creased susceptibility, however, are still being in-vestigated. Other health related factors which Melioidosis is primarily acquired via the inocu- appear to increase the probability of acquiring lation of compromised surface tissues by soils and melioidosis include impaired cellular immunity, waters contaminated with B. pseudomallei; the leukemia/lymphomas, HIV infections, renal disor- highest incidence of disease occurring during the ders, and debilitating afflictions such as alco- monsoon and rainy seasons (Chaowagul et al., holism and parenteral drug abuse (Whitmore and 1989; Leelarasamee and Bovornkitti, 1989). It is believed that during these periods, rising water Leelarasamee and Bovornkitti, 1989; Tanphaichi- P.J. Brett, D.E. Woods / Acta Tropica 74 (2000) 201 – 210 tra, 1989). Although B. pseudomallei related ill- been shown to manifest in dogs, cats, rats, rabbits nesses are documented in apparently healthy indi- and numerous other species. Animals reported to viduals, the organism is probably still best be immune to this organism are fowl, cattle and described as an opportunistic pathogen.
water buffalo (Smith et al., 1987). The latter The manifestations of the various forms of example is rather interesting since these animals melioidosis can be loosely defined as either acute, are frequently used to pull prows in rice paddies sub-acute and chronic (Howe et al., 1971). While and are, therefore, expected to encounter the mi- the incubation periods of B. pseudomallei infec- crobe on a regular basis. Epizootic outbreaks tions are not well defined, a review of the litera- have been documented in various regions of the ture does suggest that they can range from as little world. Notable examples include the death of 24 as a few days to upwards of 26 years (Mays and dolphins in a Hong Kong aquarium in 1975, and Ricketts, 1975; Leelarasamee and Bovornkitti, an outbreak which appeared in the Caribbean in 1989). The acute form of the disease can be 1957 resulting in the death of numerous sheep, subdivided into two groups; the acute pulmonary pigs and goats. Accounts from northern Australia and the acute septicemic forms. Acute pulmonary also relate multiple outbreaks of melioidosis in symptoms appear rapidly and are characterized lamb flocks (Sutmoller et al., 1957; Ketterer and by high fever and pulmonary distress. This is followed by the appearance of visceral abscesses Thus, melioidosis should be considered in any and death within a few days if left untreated. The febrile patient with a history of residence in a septicemic type illness is also rapidly fatal and major endemic region. If Gram-negative bipolar displays a high mortality rate when similarly left staining bacilli are observed in sputum, the organ- untreated. Clinical indications of this form in- ism can be readily cultured and identified (San- clude malaise, meningitis, cellulitis, as well as ford, 1990). In acute cases, blood and urine cutaneous and subcutaneous lesions. In many in- cultures are frequently positive, whereas, if stances the acute manifestations of melioidosis are chronic or sub-acute forms of the disease are associated with an appalling mortality rate, even suspected, biopsy may be required. (Sanford, when vigorous chemotherapeutic intervention is 1990). Serological studies can be helpful for diag- implemented (Howe et al., 1971; Leelarasamee nosing active and recrudescent disease, and an and Bovornkitti, 1989; Dance, 1990; Sanford, immunoglobulin M (IgM) immunofluorescence test is often positive in recent infections (Dance, Sub-acute melioidosis is probably best charac- 1991). Also, indirect hemagglutination and com- terized as a prolonged febrile illness. While multi- plement fixation and tests are available, but re- ple abscess formation can be observed on the quire the testing of paired sera over several weeks viscera, brain abscesses are seldom found. During to confirm the presence of an active infection the latter stages of the disease, the organism can (Smith et al., 1987; Chaowagul et al., 1989).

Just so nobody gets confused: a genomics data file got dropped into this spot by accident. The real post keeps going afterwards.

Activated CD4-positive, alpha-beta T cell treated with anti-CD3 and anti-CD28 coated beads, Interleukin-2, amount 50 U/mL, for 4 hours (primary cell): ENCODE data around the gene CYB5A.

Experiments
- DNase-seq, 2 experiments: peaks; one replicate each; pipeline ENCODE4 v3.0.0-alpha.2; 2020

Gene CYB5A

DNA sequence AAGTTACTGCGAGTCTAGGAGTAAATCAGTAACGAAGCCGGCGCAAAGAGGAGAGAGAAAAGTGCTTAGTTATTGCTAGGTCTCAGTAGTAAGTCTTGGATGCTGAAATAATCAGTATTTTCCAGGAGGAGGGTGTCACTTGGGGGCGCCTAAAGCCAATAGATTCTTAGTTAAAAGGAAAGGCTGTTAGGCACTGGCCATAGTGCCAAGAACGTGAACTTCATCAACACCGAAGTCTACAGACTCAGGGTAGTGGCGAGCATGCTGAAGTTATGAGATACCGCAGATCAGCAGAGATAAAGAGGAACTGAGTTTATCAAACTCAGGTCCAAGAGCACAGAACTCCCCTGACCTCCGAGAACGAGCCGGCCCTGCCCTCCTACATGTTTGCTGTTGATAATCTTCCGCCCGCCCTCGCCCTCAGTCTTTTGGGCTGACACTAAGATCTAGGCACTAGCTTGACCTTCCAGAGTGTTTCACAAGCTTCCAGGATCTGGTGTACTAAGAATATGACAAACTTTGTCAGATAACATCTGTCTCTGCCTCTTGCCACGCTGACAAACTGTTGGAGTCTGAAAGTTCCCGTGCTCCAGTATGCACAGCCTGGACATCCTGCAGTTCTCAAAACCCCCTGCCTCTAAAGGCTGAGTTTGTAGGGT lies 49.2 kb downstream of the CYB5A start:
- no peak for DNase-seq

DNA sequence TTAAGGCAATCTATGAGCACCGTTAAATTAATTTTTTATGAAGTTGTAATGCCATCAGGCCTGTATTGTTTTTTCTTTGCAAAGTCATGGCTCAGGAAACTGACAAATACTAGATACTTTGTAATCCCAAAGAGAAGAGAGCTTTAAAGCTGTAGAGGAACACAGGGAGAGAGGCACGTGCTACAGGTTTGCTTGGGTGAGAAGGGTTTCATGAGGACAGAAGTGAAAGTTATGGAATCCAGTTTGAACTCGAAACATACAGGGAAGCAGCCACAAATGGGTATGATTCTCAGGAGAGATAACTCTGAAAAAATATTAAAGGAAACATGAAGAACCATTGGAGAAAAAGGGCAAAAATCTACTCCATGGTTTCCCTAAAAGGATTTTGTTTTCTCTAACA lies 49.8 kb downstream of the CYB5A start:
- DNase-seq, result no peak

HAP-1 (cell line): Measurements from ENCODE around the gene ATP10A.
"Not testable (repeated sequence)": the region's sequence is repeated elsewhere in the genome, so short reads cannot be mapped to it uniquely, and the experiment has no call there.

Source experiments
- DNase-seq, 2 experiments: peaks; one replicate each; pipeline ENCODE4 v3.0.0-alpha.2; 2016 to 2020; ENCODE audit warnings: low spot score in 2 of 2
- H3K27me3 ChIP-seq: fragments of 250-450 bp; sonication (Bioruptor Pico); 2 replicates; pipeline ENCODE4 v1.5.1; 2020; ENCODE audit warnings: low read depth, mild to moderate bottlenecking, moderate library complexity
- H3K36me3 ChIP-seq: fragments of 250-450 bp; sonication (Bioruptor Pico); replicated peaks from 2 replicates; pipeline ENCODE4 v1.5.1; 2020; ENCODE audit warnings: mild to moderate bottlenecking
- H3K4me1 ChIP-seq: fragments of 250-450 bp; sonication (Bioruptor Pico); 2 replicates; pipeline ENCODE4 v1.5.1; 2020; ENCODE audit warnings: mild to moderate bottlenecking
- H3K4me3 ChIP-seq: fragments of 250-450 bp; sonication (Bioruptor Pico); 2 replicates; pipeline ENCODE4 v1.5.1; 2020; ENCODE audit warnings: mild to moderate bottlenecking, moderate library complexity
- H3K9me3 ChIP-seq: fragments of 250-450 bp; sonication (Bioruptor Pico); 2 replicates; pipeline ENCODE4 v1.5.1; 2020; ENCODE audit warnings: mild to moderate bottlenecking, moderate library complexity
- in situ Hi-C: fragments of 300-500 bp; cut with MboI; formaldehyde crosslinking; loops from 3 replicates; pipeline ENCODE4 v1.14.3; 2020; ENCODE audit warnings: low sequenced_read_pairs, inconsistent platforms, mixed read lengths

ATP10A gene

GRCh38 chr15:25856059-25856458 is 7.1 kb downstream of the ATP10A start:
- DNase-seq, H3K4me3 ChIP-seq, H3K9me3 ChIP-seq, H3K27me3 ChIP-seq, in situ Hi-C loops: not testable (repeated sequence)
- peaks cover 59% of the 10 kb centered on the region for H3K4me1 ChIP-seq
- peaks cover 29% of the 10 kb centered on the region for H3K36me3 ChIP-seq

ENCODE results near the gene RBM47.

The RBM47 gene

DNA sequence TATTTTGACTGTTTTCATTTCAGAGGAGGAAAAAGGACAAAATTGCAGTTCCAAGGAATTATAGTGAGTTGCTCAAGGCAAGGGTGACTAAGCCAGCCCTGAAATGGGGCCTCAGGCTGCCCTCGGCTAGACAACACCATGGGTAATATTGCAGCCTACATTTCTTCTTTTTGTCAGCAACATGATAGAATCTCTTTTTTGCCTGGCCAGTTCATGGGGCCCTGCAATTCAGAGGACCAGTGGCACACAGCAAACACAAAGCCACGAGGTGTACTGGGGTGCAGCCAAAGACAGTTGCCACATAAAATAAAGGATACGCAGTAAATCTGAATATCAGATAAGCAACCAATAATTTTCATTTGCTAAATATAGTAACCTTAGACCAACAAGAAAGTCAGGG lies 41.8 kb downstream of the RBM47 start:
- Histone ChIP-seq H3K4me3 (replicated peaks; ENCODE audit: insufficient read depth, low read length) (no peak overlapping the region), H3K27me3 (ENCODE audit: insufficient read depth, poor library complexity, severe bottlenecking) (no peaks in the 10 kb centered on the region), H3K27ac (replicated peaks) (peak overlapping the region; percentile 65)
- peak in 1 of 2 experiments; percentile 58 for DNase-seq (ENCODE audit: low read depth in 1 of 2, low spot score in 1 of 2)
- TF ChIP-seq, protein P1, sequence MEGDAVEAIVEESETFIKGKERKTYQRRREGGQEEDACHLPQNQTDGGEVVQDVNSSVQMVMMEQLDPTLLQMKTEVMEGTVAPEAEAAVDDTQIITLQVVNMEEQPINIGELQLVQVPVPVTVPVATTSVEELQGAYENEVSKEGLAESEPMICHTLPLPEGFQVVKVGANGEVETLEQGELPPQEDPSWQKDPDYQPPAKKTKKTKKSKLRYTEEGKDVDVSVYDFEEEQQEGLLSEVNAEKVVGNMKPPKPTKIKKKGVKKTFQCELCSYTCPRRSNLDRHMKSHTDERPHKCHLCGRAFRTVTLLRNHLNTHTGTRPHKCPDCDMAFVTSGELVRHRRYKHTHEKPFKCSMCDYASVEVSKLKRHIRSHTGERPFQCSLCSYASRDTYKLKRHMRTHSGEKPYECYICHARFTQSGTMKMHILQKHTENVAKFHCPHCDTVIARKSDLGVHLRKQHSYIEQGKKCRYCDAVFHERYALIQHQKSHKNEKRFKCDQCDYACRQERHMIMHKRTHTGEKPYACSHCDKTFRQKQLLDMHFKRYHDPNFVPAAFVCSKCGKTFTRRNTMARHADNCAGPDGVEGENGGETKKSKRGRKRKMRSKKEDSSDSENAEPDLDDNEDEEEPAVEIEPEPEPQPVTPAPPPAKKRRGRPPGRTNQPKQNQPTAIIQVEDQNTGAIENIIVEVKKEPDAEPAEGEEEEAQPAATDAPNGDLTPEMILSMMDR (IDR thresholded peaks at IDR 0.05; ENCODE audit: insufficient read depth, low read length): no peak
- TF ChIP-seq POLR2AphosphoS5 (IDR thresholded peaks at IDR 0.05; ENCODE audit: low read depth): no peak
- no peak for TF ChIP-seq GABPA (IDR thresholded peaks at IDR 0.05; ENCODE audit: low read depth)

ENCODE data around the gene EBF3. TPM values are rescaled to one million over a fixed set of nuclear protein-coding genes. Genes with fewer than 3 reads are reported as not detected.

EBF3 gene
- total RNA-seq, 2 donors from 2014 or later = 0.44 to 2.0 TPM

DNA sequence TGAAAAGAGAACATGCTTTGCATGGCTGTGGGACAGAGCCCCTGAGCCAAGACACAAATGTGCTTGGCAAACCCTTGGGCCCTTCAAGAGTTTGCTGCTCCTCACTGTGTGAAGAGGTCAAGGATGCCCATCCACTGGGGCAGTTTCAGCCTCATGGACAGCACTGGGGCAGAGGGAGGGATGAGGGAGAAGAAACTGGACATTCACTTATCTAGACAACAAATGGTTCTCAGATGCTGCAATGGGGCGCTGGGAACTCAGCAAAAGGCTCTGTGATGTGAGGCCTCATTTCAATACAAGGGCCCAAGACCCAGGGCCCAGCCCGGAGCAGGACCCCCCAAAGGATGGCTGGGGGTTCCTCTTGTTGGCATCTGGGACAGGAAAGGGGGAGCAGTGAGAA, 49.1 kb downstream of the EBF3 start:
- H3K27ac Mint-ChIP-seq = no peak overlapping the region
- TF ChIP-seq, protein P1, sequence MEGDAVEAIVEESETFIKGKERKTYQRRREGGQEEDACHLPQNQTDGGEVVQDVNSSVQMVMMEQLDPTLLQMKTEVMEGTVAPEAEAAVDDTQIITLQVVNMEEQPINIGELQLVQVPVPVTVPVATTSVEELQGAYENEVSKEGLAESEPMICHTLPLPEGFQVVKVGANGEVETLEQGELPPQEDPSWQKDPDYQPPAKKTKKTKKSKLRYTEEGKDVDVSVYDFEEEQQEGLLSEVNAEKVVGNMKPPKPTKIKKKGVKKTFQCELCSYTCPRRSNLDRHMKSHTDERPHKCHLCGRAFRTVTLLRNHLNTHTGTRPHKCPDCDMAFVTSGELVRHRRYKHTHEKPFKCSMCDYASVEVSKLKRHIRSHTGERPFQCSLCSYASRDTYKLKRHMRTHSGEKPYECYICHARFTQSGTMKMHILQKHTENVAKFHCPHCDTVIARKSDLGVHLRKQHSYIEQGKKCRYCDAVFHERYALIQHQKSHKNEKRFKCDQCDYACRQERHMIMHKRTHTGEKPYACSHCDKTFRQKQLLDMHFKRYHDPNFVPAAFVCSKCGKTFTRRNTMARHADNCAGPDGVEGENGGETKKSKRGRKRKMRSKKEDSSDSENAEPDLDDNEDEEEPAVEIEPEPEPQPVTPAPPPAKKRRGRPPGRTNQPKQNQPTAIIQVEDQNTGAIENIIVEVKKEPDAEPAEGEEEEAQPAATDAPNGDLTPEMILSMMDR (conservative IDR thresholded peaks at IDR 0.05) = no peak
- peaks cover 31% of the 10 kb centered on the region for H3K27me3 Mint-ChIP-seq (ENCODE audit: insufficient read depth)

be readily cultured from blood, pus, urine andother bodily tissues and secretions (Smith et al.,1987; Leelarasamee and Bovornkitti, 1989). In 3. Virulence factors and protective antigens
many instances, death occurs within a few weeksto months in the absence of clinical intervention.
Although B. pseudomallei isolates are capable The sub-clinical or chronic form of the disease is of expressing an impressive array of both secreted considered to be the most common presentation and cell-associated antigens, the role(s) of these of melioidosis. It generally remains undiagnosed, products in the pathogenesis of disease have to however, until activated by a traumatic event or date been relatively ill defined. One of the primary upon post-mortem examination of the tissues reasons for this has been due to the lack of suitable techniques for genetically manipulating B. pseudomallei causes melioidosis in animals as the organism. Due to the recent application of a well as humans. In endemic areas, disease has Tn5 transposon based mutagenesis system for use P.J. Brett, D.E. Woods / Acta Tropica 74 (2000) 201 – 210 in B. pseudomallei, we have begun to identify and cross-reactive with this antigen (Sexton et al., characterize genetic loci which encode a number of these putative virulence determinants and pro- Most recently, via transposon mutagenesis, we tective antigens (DeShazer et al., 1997, 1998).
have identified an 11.8 kb chromosomal locus in Therefore, in the following sections we have at- B. pseudomallei, that demonstrates a high degree tempted to summarize the results of our most of homology to operons which encode for the current studies, as well as those from other products of the main terminal branch of general groups, in order to provide an overview of the secretory pathway (GSP) (Pugsley, 1993). Further antigens expressed by this B. pseudomallei.